NOT ALWAYS ADRENALINE. To lump all performance problems into one cause is to do a disservice to training doctrine. Once you recognize this truth, you can treat the real, individual poisons. A police officer may not think clearly just because she’s worked a double shift. A soldier may freeze just because he was cleverly ambushed. A citizen may not put their key in the door of their home fast enough when being stalked, not because of adrenaline, but because they have simply never practiced putting their key in their door very fast. You may not reload your gun fast enough simply because you haven’t practiced doing it on the ground, sideways and in the mud, as well as fast. It’s different. Doing things differently.
For myself, and I know for others too, it is also a “zero-to-sixty” issue. How dull and unprepared were you, the very few seconds right before to you were confronted with a shock or action? Zero-to-sixty responses are tough. I have always done best when I have been a stage or level of being “half-adrenalized,” for lack of a better description. This 1/2 stage invokes other topics like awareness and breathing and things so long, we shouldn’t cover them in this essay.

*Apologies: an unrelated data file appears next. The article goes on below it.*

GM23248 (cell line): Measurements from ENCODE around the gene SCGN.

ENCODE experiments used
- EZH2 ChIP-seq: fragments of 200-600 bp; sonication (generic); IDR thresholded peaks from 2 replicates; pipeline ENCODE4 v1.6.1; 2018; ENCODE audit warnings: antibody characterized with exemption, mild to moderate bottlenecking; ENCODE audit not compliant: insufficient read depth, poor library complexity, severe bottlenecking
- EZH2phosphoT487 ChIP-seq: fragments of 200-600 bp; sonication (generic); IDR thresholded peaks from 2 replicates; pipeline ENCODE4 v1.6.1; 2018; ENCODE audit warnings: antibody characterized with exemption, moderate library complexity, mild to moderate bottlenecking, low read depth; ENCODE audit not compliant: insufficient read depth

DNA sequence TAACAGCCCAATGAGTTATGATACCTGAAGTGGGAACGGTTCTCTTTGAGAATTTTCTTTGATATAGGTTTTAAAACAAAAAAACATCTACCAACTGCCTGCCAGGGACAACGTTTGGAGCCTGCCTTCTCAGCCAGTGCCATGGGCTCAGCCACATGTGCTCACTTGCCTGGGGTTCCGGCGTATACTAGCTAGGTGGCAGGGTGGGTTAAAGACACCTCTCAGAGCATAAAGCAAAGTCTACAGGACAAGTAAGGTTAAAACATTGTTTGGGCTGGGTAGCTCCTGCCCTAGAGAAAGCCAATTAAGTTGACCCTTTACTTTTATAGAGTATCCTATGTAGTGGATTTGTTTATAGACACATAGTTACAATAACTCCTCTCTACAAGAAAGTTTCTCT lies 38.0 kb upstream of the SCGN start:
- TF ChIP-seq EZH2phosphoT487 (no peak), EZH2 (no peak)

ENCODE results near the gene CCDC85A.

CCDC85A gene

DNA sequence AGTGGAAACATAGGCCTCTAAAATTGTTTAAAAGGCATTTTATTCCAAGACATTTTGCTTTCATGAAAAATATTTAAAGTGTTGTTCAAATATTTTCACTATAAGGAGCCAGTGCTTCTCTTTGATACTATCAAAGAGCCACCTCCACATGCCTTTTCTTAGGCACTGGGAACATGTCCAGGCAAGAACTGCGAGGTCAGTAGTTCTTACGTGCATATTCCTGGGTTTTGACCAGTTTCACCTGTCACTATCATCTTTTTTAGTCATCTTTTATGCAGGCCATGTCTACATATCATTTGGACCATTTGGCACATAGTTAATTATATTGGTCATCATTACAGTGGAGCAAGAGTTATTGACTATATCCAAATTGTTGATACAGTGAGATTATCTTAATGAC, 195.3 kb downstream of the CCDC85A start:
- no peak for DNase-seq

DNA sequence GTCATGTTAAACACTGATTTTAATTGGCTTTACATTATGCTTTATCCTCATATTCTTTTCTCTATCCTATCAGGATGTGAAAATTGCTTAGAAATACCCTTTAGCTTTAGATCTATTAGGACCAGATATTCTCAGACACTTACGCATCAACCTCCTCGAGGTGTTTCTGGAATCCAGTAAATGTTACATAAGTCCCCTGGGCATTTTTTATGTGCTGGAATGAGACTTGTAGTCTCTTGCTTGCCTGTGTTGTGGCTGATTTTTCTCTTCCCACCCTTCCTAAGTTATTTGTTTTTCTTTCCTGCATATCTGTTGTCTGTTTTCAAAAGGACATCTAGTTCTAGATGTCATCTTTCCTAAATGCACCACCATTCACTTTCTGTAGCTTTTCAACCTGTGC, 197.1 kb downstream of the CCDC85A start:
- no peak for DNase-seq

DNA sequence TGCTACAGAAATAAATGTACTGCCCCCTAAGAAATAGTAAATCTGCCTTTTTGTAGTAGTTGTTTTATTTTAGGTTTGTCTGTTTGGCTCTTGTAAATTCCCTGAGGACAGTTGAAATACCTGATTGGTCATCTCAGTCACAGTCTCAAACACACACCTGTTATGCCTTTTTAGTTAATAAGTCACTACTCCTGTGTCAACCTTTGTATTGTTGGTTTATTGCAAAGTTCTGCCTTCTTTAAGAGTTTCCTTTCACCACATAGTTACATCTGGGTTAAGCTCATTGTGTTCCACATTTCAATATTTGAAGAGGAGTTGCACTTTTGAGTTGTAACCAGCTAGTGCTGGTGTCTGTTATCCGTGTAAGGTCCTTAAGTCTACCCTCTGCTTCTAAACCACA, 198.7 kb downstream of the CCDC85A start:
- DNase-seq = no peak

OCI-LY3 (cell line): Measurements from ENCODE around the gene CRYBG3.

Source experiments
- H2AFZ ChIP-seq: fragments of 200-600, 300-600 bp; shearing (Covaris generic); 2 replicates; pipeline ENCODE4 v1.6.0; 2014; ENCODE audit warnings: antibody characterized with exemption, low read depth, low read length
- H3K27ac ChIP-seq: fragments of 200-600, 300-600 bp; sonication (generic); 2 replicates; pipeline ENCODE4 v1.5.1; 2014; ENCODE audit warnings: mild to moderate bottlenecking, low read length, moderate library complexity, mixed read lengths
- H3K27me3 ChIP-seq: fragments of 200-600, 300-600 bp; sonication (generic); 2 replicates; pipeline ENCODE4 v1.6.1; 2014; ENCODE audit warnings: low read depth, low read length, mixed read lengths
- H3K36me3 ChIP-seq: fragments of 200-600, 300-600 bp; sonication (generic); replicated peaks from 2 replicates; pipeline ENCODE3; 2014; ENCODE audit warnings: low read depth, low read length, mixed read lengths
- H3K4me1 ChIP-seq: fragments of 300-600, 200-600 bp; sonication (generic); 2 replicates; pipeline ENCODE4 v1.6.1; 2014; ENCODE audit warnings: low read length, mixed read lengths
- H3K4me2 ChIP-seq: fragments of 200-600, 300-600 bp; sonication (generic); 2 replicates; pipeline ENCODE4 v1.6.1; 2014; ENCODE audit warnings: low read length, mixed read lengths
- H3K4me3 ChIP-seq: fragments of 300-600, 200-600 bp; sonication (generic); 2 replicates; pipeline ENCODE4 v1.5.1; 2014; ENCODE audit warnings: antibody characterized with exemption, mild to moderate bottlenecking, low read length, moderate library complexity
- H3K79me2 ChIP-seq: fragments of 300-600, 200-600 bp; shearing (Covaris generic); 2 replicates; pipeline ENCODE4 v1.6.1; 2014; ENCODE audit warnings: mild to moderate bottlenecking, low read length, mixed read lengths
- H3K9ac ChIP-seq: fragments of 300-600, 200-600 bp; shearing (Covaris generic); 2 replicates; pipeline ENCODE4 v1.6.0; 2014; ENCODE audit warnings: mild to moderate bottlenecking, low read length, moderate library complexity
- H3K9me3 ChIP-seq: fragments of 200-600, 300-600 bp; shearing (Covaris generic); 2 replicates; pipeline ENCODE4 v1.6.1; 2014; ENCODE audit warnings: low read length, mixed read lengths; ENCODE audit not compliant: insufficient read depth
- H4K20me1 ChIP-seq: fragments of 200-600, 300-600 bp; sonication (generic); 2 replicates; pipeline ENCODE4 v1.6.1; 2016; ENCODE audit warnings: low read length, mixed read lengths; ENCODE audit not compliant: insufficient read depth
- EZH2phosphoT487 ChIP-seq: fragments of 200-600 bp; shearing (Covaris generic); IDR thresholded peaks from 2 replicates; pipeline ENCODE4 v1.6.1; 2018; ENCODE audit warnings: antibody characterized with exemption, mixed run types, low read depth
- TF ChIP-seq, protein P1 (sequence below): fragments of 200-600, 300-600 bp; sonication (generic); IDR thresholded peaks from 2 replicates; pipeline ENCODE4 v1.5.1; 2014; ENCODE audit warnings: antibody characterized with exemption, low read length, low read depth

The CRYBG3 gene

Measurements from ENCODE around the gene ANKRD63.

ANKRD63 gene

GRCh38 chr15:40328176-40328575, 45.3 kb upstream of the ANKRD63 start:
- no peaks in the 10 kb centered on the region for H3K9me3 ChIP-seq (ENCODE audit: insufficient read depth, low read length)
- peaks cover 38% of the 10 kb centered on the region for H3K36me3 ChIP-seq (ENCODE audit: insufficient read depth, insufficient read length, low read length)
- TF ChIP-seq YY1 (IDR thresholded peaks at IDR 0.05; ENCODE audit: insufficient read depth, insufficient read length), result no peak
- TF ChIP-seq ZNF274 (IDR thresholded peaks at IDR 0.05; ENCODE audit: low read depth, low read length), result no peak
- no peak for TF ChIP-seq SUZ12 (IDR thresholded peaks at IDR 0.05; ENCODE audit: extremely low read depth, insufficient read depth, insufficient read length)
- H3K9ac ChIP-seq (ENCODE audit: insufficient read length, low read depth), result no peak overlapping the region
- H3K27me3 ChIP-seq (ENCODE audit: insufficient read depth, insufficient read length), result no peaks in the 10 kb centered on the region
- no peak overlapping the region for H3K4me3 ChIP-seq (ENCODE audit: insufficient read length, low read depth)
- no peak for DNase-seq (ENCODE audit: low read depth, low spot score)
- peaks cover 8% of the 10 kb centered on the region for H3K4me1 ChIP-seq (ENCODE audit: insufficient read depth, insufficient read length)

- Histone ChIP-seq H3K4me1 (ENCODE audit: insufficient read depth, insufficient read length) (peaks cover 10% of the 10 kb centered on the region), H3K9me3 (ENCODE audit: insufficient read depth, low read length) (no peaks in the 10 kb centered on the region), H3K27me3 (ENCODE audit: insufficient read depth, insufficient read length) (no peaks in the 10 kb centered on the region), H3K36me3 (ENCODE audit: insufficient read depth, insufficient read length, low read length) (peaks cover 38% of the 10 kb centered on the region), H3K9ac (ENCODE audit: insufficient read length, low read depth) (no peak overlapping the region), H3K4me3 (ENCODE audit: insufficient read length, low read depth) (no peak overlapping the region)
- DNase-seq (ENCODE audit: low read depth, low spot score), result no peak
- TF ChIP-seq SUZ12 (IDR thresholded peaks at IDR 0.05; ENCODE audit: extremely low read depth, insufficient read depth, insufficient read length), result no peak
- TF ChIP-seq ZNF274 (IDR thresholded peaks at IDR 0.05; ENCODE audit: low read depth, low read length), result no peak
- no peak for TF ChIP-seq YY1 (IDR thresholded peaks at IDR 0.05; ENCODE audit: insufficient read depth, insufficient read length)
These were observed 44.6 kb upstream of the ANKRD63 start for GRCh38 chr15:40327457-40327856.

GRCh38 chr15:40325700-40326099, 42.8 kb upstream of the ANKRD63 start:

Here’s an example or a “twenty, or thirty-to-sixty” situation. Racer Tom Rockwell said, “When I raced motorcycles the adrenaline would start to flow on Wednesday for a Sunday afternoon race. What that meant on the track was that I had all the time in the world to make split second decisions when things went south. Your whole life doesn’t flash before your eyes; it just seems like there’s time to review it all.”
To best prepare for the race tracks of life? Use the who, what, where, when, how and why of life, use the latest intelligence to construct the problem scenario. Dissect what might happen. Use experience and research, and repetition training to explore the most probable occurrences on down to the least probable. This is the reverse engineering I have talked about for the last three decades. One of our oldest mottoes is “fighting first, systems second.” (And as Einstein said, “keep it simple, but not too simple!” And what was simple to Albert, baffles the rest of us. Simple is a relative term. Need I repeat that? Simple, is a relative term to you and your capabilities, stressed out or not.)
Training will help, but that’s not all – “Culture, upbringing and environmental conditions will wire the frontal lobe in a unique pattern that determine can individual’s response to extreme stress,” says Dr. Kenneth Kamler, author of Surviving the Extremes.